France first: Far-right challenger tears into Macron's European vision

  • World
  • Thursday, 20 Jan 2022

French far-right commentator Eric Zemmour, candidate for the 2022 French presidential election, is surrounded by journalists as he delivers a speech at the former "Jungle" camp site during a visit in the northern French city of Calais, France, January 19, 2022. REUTERS/Christian Hartmann

CALAIS, France (Reuters) - Eric Zemmour, the French far-right presidential challenger, on Wednesday said he would seize back control of France's borders from Europe, block European Union free trade negotiations and prevent any further enlargement of the bloc to the east.

Pitching his vision for France's relationship with the EU, Zemmour rubbished President Emmanuel Macron's quest for deeper European cooperation as a folly that put the needs of French citizens in the hands of an illegitimate Brussels elite.

"I want France to be in Europe, but I want France to come before Europe," Zemmour said in a speech delivered on a wind-swept point near the northern port of Calais, from where thousands of illegal migrants try each year to reach Britain.

That meant winning back control of France's frontiers, re-establishing the primacy of national law over European law and halting accession talks with states lying on the bloc's eastern flank, Zemmour said.

"With me the European flag will never fly without the French Tricolor," he said. Earlier this month, Macron's opponents reacted furiously to his decision to fly the EU flag alone under the Arc de Triomphe to mark the beginning of France's rotating presidency of the European Council.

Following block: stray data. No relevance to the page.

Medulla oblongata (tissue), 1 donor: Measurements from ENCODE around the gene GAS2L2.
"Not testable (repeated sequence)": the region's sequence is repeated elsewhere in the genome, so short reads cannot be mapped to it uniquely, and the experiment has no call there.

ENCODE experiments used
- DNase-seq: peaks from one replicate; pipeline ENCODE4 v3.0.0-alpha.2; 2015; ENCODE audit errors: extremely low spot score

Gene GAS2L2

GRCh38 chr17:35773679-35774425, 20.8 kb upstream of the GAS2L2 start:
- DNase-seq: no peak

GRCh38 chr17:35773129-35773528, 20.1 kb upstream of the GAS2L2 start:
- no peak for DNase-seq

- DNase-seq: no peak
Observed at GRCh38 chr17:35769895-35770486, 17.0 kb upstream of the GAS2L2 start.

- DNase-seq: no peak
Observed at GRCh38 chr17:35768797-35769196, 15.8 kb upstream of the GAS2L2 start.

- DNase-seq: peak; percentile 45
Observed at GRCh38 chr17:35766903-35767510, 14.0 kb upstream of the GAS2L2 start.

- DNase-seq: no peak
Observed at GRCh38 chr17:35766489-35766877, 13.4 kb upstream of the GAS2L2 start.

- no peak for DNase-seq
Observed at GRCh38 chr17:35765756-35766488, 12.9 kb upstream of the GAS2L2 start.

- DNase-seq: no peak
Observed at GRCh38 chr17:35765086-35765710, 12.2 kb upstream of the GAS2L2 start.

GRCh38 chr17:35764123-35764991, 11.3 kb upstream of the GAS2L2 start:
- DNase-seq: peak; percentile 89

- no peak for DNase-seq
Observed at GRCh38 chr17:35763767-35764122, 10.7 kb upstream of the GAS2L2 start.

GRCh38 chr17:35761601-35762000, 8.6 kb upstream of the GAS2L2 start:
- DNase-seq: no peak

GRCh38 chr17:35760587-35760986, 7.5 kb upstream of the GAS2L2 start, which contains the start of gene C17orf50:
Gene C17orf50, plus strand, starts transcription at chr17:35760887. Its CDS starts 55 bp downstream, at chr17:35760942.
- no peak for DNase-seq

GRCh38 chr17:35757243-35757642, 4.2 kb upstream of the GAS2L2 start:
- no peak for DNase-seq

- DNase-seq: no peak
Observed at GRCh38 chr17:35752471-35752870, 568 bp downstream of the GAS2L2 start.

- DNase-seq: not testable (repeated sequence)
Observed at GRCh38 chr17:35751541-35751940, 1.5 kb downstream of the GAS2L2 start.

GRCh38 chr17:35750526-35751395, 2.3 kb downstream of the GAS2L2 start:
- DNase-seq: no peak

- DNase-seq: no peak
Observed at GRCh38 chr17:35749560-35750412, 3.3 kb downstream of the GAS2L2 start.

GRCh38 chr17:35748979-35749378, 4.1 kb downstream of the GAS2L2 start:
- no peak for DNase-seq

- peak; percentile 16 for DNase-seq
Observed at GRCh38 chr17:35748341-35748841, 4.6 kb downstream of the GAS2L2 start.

He said France should remain in the EU, the world's largest trade bloc. But echoing arguments used by the 'Leave' campaign in Britain's 2016 Brexit campaign, he denounced the destructive interference of a disconnected Brussels elite in the daily lives of European citizens.

Macron's wish for a more sovereign, strategically autonomous Europe was fantasy, Zemmour said.

"Macron's Europe is a fictitious Europe," Zemmour continued. "Contrary to what he thinks, Europe is not a nation."

The writer and talkshow star has said France needs saving from a spiral of decline that has seen its identity eroded, in part due to what he sees as an increasing tendency for Muslim migrants to turn their backs on France's secular values.

He is polling fourth in the election race, behind Macron, Marine Le Pen, of the traditional far-right and conservative challenger Valerie Pecresse. However, analysts say it is too early to rule him out of a place in April's run-off vote.

Zemmour, who was convicted again this week for inciting hate, said migrants had brought violence, crime and misery to Calais, a favoured launchpad for clandestine crossings of the English Channel.

Calais had always been an outpost in France's defences against invaders, centuries ago against the British and Spanish and nowadays against Afghan, Pakistani and African migrants, he continued.

"Our commitment is that France will never come to resemble the abandonned Calais of today," Zemmour said.

(Reporting by Ardee Napolitano; writing by Richard Lough; Editing by Toby Chopra)

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